When done, rinse in lots of cold water. Use your hands to ensure no clumps form. These particular noodles do get a bit sticky, which is part of the charm. But you obviously don't want a solid mass of gunk on your plate. Let them drip dry while you attend to something else. Like, say...
C) The Vegetables
Besides what I have here, mini corn and broccoli are popular stir-fry favourites, not to mention bean sprout, cauliflower, bok choi, mangetout (snow pea), water chestnut, etc. But since I am not going for a Chinese medley this time out, I stuck with just a few ingredients. In terms of quantity a little carrot goes a long way! By the way, this amount is designed to serve three, though with four pork chops I could easily have fed four by adding more in the way of vegetables.
I know it doesn't look like enough for three. But wait.
Here are the vegetables, all diced up. I've added some garlic since we used it in the pork stir fry, as mentioned earlier. So obviously I did this dicing before cooking the meat. Just saying, in case you think I live in a TARDIS.
Always think about the best way to slice a vegetable for the meal you are making Some of this is aesthetic but it can make a difference to how it will cook. Long slivers of onion maintain their form better. Long thin juliennes of carrot cook faster, since they have more surface area. Long slices of red pepper are more appealing and don't go to mush.
If you're not sure, just copy what you've seen in your favourite restaurant. There's probably a very good reason behind every decision.
Again, heat some vegetable oil in a wok and toss in the vegetables in order of cooking time. In this case the carrots need the most time, then the peppers; finally the onion can be added near the end. Onion should be almost raw in a stir fry, though not everyone likes it that way.
When making a larger Chinese stir fry I often steam vegetable ahead of time, so they can enter the wok together and cook adequately.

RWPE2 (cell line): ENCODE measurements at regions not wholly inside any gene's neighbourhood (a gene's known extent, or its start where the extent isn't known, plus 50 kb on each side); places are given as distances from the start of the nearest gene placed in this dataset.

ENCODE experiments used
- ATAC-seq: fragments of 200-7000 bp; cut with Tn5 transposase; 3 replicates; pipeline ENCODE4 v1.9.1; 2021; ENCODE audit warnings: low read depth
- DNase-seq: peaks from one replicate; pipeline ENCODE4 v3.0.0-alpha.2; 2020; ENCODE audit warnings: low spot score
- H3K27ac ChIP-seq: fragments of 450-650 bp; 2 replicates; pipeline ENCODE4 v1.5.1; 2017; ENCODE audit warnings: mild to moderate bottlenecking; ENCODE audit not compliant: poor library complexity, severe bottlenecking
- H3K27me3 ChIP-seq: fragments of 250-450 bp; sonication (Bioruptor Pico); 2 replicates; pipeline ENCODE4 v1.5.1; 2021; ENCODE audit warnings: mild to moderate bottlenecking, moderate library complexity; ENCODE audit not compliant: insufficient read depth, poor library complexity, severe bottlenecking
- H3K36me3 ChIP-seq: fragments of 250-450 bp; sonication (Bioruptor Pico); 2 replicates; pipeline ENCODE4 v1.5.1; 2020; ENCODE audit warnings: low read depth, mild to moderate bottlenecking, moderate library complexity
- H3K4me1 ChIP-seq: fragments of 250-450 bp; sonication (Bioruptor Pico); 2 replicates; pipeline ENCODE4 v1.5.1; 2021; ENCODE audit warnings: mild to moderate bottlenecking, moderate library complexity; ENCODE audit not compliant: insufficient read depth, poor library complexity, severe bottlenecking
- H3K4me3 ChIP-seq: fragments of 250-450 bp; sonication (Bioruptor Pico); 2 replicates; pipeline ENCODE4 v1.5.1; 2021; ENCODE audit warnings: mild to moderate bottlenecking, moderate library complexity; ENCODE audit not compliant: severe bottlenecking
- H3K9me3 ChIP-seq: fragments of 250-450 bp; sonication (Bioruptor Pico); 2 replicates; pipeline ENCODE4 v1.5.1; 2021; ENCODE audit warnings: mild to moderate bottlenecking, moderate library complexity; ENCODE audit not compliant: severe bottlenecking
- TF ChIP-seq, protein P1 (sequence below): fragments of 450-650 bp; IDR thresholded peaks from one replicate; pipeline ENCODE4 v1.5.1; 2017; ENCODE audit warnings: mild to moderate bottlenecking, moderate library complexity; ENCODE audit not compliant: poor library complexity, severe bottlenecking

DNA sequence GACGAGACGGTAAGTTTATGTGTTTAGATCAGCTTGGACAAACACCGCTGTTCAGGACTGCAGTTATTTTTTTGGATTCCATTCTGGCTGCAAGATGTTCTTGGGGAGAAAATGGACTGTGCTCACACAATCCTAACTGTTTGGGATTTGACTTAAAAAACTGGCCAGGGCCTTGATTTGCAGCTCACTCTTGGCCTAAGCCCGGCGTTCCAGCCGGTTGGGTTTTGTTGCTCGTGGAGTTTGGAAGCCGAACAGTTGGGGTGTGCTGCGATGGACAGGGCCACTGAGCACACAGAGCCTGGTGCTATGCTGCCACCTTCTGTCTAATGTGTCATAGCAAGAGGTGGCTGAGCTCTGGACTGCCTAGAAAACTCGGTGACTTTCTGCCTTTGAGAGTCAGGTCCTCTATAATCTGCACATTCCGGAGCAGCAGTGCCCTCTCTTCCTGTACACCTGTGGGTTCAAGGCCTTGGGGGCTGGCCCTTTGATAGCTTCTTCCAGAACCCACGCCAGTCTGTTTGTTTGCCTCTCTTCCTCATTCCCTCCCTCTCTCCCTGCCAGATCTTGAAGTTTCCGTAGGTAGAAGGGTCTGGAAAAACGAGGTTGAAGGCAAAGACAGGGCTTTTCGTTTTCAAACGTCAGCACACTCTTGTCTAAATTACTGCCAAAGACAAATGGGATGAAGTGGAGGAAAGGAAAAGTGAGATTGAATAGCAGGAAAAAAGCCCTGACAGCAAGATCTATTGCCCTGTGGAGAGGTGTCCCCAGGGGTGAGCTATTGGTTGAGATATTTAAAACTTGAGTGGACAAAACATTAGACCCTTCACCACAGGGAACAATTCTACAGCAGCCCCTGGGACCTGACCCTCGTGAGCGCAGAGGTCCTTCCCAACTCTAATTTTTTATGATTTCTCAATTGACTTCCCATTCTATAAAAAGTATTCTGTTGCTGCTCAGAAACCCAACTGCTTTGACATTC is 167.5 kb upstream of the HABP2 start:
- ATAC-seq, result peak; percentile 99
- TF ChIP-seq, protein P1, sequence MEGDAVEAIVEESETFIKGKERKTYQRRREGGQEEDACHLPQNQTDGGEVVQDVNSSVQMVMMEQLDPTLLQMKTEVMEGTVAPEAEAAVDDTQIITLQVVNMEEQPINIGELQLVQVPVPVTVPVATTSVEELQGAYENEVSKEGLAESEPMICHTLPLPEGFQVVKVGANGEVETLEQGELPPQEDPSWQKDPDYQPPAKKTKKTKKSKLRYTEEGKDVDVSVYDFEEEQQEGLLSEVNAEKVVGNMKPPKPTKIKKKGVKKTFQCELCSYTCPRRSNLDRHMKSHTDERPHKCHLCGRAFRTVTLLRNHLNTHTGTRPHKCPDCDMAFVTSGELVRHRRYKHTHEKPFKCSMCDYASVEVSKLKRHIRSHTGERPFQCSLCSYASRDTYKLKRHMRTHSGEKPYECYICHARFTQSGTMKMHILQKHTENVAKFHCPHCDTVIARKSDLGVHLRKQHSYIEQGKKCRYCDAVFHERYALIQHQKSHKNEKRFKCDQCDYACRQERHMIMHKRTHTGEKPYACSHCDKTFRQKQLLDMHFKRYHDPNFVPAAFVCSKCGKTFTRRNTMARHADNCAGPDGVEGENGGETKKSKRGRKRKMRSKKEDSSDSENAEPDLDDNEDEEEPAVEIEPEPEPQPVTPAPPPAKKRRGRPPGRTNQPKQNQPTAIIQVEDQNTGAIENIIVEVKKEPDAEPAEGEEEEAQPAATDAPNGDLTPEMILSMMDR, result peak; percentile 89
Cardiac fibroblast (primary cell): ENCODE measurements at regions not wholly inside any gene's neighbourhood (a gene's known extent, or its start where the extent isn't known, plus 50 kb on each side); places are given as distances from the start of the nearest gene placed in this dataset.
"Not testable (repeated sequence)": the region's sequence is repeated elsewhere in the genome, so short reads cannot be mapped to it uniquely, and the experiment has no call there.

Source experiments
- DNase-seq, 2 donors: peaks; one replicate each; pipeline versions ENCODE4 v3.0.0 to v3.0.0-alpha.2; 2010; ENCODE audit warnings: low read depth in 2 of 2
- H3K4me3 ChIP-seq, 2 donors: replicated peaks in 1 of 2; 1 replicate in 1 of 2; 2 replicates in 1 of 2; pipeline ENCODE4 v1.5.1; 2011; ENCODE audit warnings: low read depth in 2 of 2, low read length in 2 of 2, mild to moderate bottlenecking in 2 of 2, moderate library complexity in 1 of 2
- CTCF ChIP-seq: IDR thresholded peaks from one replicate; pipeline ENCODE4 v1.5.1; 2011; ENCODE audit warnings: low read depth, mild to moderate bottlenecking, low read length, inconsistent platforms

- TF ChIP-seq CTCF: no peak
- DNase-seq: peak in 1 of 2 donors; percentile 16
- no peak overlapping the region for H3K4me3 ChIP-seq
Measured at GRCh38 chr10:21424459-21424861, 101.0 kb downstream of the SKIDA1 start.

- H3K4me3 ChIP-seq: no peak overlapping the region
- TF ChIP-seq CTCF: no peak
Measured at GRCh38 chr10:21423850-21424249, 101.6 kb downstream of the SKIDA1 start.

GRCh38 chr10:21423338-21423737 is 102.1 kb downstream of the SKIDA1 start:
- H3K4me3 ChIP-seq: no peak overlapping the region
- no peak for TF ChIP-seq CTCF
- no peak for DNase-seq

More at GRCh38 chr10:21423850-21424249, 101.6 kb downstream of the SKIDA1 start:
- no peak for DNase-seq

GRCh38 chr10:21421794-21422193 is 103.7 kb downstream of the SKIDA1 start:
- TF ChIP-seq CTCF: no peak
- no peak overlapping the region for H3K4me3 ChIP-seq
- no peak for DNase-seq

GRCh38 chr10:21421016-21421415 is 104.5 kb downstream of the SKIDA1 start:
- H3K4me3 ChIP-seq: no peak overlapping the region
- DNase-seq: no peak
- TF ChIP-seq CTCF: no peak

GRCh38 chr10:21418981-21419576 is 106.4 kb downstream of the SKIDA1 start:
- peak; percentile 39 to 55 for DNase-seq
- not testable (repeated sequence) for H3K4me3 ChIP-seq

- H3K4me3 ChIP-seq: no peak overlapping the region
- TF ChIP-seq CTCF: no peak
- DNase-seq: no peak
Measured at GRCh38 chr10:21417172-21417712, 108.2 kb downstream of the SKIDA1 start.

The vegetables won't take long to cook. Just before you figure they are ready, drizzle on some oyster sauce. It's the secret ingredient of many stir fry dishes. It's not really authentic to use it outside of Thai, Vietnamese or Chinese dishes, but what the heck! In my kitchen it shows up in the most unlikely places (essential in a chilli, for example). Go gently with the amount (as pictured above).
Here's the oyster sauce I used, side by side with the soy sauce. Every brand tastes different, so you will have to experiment to find those you like. I keep at least two types of each in my cupboard since they have different uses. One oyster sauce is sweeter than the other and one is muskier. That's musky in a good way!
Oh yeah, never judge an oyster sauce by eating it raw. It's rather horrible. After all it mostly consists of cornstarch, sugar, salt, caramel, MSG... with a tiny bit of oyster. Not exactly what you'd plan on eating on a desert island. But it does wonders to activate the flavours of other foods, and if used in moderation is not going to kill you.
OK, everything is done. Zap the noodles in the microwave briefly (or steam them if you are a purist) to bring them up to serving temperature. Put a serving in a medium-sized bowl. Add a portion of meat and veg. Provide sesame oil and chilli sauce so people can add them to taste.
And enjoy your meal!